To demonstrate the lack of a really unified European Market for Services, Enzo Peduzzi took cross-border monitoring as an example, explaining the importance of monitoring and how it will increase in the next 10 years. “With a mix of off- and on-site services will change and the importance of offsite services due to ICT will rise. Technology such as remote monitoring will not stop at the border. However the follow-up for on-site actions are not cross-border. As a result, the Services Market is even more fragmented then the product and systems markets. Guidance and support from the European Commission is of common interest regarding the proper implementation of regulations (Services Directive)”.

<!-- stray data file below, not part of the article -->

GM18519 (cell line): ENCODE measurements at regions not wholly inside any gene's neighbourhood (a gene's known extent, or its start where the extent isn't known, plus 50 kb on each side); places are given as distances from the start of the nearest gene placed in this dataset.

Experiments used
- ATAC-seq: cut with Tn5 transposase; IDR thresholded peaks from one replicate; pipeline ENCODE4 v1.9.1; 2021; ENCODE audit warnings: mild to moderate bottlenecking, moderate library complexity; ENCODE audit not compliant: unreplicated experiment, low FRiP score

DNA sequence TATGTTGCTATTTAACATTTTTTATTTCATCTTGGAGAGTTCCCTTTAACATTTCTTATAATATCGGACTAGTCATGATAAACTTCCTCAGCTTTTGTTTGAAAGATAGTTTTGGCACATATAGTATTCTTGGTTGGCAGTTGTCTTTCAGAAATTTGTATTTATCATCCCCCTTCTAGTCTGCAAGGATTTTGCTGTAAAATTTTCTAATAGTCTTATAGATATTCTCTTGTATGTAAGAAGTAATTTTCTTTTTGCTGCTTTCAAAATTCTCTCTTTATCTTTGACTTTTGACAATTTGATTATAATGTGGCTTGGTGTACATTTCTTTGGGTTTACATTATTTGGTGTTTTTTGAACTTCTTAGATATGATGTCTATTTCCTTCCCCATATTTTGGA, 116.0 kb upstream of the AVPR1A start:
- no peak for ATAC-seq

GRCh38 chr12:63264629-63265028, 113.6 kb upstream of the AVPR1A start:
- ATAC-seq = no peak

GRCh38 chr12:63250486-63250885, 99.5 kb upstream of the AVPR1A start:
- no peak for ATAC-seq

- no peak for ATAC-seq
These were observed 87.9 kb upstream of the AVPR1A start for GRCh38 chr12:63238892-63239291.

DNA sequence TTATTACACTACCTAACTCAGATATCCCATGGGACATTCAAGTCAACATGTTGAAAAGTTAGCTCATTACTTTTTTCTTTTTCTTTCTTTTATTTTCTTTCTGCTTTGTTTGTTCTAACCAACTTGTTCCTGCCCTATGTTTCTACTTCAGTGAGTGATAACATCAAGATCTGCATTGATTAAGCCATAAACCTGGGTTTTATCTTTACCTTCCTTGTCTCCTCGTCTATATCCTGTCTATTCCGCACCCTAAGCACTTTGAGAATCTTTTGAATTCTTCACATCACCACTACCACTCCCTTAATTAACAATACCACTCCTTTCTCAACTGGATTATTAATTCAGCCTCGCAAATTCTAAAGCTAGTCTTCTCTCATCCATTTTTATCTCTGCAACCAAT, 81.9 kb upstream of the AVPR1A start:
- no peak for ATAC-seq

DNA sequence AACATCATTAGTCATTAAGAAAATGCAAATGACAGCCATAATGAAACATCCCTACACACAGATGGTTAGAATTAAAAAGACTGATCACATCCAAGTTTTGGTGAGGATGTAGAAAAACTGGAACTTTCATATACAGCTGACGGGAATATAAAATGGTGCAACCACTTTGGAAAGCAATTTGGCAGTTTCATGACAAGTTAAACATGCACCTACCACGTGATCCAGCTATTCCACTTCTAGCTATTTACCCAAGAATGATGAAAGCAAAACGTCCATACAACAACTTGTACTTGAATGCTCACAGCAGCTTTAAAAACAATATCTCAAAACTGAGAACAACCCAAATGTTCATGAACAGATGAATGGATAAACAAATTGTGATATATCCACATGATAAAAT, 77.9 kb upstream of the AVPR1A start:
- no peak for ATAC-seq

Laurent de Longvilliers described some of the services involved (providing information as relevant and detailed as possible) and their importance to the high-quality functioning of security products.
Jerneja Jug Jerše stated that it is not foreseen to change the scope of the Services Directive. But, as she pointed out, “this does not mean that things could not be changed through other means. The High Level Working Group on Business Service of the European Commission meets stakeholders to identify problems that the European Commission is not currently aware of”. She welcomed the contributions of Euralarm in this group!
After a discussion the panel concluded:
* the need for more standards in the service sector is present;
* the difference between standardisation for products and services is obvious;